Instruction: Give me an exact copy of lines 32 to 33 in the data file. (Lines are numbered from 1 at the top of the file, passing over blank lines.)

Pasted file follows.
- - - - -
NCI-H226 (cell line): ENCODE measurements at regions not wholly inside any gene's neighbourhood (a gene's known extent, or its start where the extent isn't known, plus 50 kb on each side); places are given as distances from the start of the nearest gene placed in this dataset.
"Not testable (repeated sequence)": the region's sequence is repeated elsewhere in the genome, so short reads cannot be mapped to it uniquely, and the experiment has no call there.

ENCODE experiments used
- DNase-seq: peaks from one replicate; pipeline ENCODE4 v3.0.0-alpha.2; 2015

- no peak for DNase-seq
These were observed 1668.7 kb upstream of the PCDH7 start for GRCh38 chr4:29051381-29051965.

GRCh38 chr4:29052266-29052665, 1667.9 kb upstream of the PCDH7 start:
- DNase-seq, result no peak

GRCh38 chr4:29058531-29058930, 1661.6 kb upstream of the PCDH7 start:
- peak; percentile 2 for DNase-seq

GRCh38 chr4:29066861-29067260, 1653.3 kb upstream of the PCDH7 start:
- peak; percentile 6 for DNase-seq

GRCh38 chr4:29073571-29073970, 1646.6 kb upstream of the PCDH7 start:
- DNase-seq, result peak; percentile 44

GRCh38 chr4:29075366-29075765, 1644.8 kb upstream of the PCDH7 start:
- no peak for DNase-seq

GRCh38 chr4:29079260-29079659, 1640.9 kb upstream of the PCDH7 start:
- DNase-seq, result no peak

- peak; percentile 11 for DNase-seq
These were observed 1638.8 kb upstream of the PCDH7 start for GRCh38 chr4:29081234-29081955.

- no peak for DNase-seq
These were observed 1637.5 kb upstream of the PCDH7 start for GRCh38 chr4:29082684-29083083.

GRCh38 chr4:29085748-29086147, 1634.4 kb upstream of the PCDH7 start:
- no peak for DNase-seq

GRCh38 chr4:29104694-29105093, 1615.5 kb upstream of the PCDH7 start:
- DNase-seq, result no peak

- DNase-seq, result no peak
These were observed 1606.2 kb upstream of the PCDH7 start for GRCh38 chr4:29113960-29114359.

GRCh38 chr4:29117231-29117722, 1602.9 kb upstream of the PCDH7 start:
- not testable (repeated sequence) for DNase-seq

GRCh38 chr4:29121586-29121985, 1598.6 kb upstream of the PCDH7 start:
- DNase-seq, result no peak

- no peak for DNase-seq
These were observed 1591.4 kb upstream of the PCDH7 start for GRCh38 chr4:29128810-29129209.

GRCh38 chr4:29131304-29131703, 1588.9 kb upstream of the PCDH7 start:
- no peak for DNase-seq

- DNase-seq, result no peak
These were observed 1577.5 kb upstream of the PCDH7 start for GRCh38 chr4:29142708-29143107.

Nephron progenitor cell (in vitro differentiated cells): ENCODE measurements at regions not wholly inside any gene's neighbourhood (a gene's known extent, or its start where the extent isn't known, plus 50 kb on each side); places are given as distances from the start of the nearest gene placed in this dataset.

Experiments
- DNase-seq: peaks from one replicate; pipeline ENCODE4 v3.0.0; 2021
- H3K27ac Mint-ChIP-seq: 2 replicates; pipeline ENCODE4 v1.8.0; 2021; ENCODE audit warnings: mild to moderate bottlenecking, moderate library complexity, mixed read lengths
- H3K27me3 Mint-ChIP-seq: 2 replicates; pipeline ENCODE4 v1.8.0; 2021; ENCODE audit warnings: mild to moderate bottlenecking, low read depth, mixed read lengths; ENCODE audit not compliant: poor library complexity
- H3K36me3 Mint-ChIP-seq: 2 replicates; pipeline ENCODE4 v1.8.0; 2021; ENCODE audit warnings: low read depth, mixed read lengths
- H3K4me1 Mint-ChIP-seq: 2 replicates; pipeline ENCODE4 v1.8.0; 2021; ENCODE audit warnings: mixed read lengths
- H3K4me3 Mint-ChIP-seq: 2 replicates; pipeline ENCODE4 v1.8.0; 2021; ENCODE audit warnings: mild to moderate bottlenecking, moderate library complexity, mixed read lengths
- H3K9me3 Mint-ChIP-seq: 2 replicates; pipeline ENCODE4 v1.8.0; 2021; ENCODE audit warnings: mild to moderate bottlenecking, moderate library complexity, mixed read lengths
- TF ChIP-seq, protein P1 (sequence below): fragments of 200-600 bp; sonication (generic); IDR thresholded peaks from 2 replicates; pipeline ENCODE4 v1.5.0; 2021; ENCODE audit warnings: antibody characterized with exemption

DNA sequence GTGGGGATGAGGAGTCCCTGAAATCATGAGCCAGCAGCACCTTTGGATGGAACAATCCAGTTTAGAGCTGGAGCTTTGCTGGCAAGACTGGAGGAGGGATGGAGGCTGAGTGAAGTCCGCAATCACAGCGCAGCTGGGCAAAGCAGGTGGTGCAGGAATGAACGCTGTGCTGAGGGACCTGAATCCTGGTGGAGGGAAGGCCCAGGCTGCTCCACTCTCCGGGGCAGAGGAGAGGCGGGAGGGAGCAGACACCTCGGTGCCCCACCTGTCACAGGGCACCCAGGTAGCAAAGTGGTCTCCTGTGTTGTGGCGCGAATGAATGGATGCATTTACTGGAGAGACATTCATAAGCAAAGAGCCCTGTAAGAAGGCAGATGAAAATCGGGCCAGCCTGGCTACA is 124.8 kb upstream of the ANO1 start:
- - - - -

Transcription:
- DNase-seq, result no peak

- no peak for DNase-seq